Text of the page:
Updated: May 22, 2014 at 11:06 a.m.
Officials will spend the next several months debating whether to raise tuition at the Corcoran College of Art + Design to GW’s full price, a decision that would make it one of the most expensive art schools in the country.
University President Steven Knapp said administrators still need time to determine how to envelop the college’s historic, though financially failing, programs and will consider merging classes and faculty with GW’s fine arts department or setting it up as a separate arts conservatory.
“We want to make sure students – whether they are currently enrolled or just admitted – that their expectations are met, that they pay the tuition they expected, get the financial aid they expected and we hold them steady through their studies,” Knapp said. “What that situation will be with new students, that’s something we don’t know yet. It will depend on the model we end up with.”
If GW decides to leave the Corcoran as a separate arts conservatory with its own admissions process, officials could charge a different tuition rate. For example, tuition at the Peabody Institute at Johns Hopkins University costs about $41,000 – about $4,000 less than the tuition price at the research giant it linked with in 1985.
But the University could also merge the Corcoran with its existing fine arts department – where just 13 students graduated with a bachelor’s degree in fine art this year.
That decision would be costly for Corcoran students, who will already see “moderate” tuition increases under the plan. GW’s tuition of about $48,700 is almost $17,000 more than tuition at the Corcoran. Fees and room and board tack on thousands of dollars for a price tag topping $60,000.
Tuition costs at art schools like the Pratt Institute, Parsons New School and the Rhode Island School of Design range from about $20,000 to about $40,000. The total cost of the California College of the Arts tops $58,000.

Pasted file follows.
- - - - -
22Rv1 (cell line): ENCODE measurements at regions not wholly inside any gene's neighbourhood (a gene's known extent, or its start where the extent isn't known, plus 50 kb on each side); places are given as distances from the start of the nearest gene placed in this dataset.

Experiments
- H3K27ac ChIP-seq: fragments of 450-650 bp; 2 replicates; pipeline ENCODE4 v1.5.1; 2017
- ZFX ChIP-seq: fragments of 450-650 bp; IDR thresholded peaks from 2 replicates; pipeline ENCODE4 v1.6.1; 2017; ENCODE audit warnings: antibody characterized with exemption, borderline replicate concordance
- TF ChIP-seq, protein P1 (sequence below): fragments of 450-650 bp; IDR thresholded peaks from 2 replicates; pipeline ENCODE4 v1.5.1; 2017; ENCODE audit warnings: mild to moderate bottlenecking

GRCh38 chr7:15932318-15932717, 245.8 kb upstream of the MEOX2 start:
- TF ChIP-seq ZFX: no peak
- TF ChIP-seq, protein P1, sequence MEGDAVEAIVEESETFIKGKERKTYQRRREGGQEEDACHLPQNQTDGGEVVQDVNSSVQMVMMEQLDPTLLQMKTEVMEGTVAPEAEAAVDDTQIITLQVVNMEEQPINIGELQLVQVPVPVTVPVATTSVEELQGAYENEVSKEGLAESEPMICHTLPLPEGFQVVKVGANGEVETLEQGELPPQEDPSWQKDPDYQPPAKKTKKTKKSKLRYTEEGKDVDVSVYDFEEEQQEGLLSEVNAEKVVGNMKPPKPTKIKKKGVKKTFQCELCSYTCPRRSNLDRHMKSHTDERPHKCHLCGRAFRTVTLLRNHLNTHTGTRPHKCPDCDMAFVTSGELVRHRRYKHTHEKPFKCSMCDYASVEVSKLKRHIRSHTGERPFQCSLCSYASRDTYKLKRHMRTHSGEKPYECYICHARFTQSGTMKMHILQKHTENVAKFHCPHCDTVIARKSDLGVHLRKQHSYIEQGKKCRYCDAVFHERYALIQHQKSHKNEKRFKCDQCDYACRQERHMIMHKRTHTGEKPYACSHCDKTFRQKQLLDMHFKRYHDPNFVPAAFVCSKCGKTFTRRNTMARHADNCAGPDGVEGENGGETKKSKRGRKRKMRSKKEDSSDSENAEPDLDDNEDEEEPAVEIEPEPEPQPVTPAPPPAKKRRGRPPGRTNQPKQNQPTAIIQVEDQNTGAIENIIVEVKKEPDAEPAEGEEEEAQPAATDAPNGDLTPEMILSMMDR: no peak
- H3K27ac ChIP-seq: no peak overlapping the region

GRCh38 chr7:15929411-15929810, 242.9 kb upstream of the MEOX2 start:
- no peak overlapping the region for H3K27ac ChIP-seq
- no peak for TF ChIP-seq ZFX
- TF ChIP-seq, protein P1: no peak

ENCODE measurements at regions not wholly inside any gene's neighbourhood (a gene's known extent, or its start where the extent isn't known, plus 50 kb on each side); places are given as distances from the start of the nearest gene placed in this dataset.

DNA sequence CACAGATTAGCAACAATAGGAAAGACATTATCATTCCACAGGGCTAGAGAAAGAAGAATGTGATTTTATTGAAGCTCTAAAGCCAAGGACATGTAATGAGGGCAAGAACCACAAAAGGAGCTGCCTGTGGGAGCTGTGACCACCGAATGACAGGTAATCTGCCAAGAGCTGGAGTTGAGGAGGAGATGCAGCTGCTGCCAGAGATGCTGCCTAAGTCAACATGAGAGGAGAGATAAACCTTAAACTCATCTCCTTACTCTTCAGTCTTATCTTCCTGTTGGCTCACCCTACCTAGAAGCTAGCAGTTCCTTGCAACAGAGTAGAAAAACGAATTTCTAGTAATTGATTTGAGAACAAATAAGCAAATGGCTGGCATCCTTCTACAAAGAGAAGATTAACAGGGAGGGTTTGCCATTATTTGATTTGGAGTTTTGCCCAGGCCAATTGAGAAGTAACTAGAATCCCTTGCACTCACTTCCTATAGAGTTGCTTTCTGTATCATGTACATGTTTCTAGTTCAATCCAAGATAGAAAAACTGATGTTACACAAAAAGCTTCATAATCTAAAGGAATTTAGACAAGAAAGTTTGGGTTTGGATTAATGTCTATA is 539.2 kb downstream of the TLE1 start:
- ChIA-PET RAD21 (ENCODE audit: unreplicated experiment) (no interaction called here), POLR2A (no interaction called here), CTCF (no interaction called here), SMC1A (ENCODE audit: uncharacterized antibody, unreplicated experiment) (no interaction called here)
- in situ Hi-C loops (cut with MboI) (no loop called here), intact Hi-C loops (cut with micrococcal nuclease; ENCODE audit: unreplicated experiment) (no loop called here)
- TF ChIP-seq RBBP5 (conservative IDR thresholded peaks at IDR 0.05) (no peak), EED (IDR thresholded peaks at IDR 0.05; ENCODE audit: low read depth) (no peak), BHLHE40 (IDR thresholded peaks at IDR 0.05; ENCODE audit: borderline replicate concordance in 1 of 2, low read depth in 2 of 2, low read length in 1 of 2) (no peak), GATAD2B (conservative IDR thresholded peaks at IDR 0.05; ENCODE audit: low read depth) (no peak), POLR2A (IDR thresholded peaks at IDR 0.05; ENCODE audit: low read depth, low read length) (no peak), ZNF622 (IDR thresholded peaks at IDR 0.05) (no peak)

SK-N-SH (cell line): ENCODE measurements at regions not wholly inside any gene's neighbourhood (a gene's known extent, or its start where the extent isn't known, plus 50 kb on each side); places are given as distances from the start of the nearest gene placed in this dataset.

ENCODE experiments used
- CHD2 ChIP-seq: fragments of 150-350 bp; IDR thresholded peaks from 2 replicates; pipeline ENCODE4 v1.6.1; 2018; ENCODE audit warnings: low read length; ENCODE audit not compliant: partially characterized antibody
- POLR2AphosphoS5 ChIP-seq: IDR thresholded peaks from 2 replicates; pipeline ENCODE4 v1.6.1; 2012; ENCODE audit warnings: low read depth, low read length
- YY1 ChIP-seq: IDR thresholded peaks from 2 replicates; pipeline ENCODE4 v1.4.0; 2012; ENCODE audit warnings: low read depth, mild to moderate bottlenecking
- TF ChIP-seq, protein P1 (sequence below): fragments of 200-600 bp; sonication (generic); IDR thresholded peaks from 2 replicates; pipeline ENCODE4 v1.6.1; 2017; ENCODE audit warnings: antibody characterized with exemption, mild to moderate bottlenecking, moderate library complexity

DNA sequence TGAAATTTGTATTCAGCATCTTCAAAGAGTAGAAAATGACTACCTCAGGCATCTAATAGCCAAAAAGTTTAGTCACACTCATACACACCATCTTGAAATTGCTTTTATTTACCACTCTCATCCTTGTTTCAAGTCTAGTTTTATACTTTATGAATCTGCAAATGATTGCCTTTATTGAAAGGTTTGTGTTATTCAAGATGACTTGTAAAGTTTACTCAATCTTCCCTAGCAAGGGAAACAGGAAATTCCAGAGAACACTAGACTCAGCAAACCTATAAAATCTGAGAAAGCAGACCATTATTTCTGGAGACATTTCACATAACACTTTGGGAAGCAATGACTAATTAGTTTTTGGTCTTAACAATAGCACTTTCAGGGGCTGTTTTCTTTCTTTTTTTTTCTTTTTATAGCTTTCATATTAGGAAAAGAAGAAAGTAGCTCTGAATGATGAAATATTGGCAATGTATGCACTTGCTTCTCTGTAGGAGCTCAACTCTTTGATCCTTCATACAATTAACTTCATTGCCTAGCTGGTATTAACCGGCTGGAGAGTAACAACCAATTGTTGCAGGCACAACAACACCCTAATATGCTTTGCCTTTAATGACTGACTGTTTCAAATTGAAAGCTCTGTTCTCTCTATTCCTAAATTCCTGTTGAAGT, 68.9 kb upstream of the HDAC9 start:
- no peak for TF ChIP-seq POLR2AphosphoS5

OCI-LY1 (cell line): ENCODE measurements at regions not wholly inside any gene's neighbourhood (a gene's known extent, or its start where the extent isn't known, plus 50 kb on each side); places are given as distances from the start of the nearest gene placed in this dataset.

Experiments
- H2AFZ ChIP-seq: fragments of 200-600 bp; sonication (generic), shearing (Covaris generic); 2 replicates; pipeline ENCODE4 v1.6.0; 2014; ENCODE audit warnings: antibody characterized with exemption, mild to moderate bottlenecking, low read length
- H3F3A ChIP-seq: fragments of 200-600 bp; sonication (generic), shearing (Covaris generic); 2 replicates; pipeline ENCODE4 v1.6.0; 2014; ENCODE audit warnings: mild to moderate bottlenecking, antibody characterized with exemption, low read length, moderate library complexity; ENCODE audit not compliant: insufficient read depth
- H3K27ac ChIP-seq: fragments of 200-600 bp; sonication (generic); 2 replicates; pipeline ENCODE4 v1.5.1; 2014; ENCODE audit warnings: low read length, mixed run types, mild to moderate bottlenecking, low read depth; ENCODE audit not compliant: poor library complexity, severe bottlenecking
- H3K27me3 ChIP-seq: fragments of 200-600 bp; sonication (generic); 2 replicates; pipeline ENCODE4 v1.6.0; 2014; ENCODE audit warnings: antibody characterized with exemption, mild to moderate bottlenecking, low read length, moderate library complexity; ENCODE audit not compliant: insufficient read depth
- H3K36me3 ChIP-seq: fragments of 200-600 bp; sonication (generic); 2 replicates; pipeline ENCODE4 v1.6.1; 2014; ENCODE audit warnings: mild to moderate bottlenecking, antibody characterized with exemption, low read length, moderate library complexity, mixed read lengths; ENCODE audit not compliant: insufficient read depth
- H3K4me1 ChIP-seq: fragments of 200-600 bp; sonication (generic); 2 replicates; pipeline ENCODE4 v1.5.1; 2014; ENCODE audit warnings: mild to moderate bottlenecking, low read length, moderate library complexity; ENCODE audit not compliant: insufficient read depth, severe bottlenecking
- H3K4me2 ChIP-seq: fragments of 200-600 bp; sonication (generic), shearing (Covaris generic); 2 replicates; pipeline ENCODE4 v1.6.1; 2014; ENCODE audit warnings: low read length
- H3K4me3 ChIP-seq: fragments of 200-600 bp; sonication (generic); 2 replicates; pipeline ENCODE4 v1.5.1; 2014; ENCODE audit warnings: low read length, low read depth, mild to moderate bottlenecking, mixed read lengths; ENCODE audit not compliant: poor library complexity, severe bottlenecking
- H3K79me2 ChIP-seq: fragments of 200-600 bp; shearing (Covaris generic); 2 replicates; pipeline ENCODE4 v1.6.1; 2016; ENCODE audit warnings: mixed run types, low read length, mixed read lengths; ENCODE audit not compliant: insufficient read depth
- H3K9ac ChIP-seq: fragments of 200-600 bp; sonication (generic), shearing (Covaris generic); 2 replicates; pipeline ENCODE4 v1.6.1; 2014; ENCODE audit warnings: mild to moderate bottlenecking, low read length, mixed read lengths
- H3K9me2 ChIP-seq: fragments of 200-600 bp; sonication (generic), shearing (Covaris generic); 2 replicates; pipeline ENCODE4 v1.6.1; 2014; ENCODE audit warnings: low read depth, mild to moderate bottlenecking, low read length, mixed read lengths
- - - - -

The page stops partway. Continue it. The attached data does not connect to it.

About 92 percent of Corcoran students receive need or merit-based financial aid, about five percentage points more than GW students. About 5 percent also default on their loans – far higher than GW’s rate of about 1.5 percent.
Administrators are still discussing the exact “makeup” of financial aid packages for future Corcoran students, Senior Associate Provost for Enrollment Management Laurie Koehler said in an email Sunday.
“When GW builds its need-based packages, cost of attendance is taken into account. If tuition goes up, we try to put larger grants into a package,” Koehler said. She added that Corcoran’s financial aid office will continue to distribute aid to students until the merger is complete.
A current full-time professor at the Corcoran, who spoke on the condition of anonymity because she hopes to be hired by GW, said higher tuition would “negatively impact” Corcoran students, who may choose a different school with a lower price tag.
“The majority of our students are on financial aid and I don’t know how they’re going to afford that,” she said. “It seems to me that students who come to GW come from a different segment of society.”
Fundraising to make up the difference
To close the gap for Corcoran students who will likely require more aid with a spike in tuition, GW will have to rely on fundraising like many other schools looking to grow their financial aid pools, experts say.
But with gallery visits down 60 percent and fundraising totals that have dropped by 50 percent over the last several years, administrators will likely have to rework their messaging to re-energize the arts community and convince them to donate.
Deborah Obalil, the executive director of the Association of Independent Colleges of Art and Design, said fine arts colleges nationwide increasingly rely on fundraising to grow financial aid as the cost of tuition rises.
Obalil said fundraising at an arts school mirrors strategies at liberal arts schools, but big donors may be lured away by larger institutions like art museums.
“These donors very likely have interest in other institutions in the area,” she said. “There’s a broader competitive pool for these donor dollars.”
The advocacy group Save the Corcoran has fought for years to preserve the historic museum and arts school. But now that the merger is moving forward, Terry Shanahan, an attorney and member of the group, said GW will likely be able to fundraise more effectively than Corcoran’s fundraisers, who he said were led by board members that were “derelict in their duties.”